There it was, a nose I would recognize anywhere.  The front end of the Flying Yankee, just as I remembered it, peeking out from under a long tent-like covering, a cocoon, that extended the full length of the train’s three articulated cars.  I couldn’t keep my hands from knocking on the stainless steel of the front and side as I passed them.  The covering has been erected to protect the train and those doing the work for the period of the restoration.  There was just four +/- feet clearance between the train and cover and seemed tight for the heavy equipment that was needed to do the work.  Perhaps the sides could be opened up when needed although I didn’t notice how that was or could be done.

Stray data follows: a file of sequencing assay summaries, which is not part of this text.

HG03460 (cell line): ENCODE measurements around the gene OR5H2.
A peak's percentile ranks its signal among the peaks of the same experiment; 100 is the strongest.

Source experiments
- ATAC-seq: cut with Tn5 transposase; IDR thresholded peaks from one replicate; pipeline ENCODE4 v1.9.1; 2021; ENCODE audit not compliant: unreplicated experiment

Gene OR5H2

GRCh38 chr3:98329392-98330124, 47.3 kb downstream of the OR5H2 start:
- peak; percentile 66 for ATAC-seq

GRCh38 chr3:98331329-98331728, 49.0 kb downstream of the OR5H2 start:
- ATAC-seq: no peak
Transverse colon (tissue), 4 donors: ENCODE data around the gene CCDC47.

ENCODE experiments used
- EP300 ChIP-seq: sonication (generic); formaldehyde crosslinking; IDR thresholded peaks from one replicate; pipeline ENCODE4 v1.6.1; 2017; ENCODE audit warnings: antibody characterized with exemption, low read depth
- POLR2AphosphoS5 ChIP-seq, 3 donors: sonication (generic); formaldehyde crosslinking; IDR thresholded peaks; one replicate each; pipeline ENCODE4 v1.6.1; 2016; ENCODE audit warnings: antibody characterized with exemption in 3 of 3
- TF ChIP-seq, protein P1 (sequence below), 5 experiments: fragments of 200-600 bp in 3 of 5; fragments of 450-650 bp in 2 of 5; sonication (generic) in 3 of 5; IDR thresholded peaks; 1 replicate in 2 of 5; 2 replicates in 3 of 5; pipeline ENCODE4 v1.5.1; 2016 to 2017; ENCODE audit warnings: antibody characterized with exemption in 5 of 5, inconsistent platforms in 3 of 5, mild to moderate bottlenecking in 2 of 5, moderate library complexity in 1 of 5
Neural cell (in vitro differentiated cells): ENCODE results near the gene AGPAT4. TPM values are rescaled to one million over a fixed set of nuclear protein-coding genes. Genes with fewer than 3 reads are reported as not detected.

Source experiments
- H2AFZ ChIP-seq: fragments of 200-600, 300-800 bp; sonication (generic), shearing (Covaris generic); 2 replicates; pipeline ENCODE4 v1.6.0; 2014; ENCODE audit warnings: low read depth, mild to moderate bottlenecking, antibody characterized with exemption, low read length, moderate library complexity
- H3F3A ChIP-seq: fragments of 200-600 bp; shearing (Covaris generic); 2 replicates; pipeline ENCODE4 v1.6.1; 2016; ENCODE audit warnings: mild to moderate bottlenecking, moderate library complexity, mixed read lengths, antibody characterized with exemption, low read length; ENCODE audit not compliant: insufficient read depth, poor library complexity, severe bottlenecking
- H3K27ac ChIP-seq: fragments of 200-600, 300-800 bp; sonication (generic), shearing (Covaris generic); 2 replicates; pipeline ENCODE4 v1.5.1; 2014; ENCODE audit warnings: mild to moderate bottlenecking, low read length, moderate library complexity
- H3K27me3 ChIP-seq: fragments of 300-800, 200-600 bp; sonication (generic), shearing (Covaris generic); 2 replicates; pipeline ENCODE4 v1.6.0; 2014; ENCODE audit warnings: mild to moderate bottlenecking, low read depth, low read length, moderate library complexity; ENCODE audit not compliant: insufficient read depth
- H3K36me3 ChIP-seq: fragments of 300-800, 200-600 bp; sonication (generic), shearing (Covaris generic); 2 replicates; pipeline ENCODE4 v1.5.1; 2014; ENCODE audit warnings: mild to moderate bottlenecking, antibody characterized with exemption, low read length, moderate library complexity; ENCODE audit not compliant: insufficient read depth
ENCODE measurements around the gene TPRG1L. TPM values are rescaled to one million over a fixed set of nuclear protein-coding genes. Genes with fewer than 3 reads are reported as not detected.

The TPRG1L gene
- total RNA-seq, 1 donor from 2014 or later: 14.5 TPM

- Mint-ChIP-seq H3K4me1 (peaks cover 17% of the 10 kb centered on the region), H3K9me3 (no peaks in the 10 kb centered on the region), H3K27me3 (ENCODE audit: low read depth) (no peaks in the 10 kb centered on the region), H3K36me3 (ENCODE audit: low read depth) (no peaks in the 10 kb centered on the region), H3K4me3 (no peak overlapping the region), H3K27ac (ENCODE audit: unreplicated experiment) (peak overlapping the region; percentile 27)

dave wallace story with sbt

This is when we first met Steve Taylor who became our wonderful guide for the next two hours.  Steve is Vice Chairman for the Flying Yankee Restoration Group’s Board of Directors.  Patricia is his partner and has the title of Coordinator (although it seems to me she is a Communicator and Secretary to the whole effort as well).  Both are volunteers spending most of their waking hours devoted to the FYRG it appeared to me.  Combined they had a wealth of knowledge and we were overflowing with information when our tour ended.  They were superb hosts to us Wallaces for our day at the train. 

 dave wallace story 2 pass car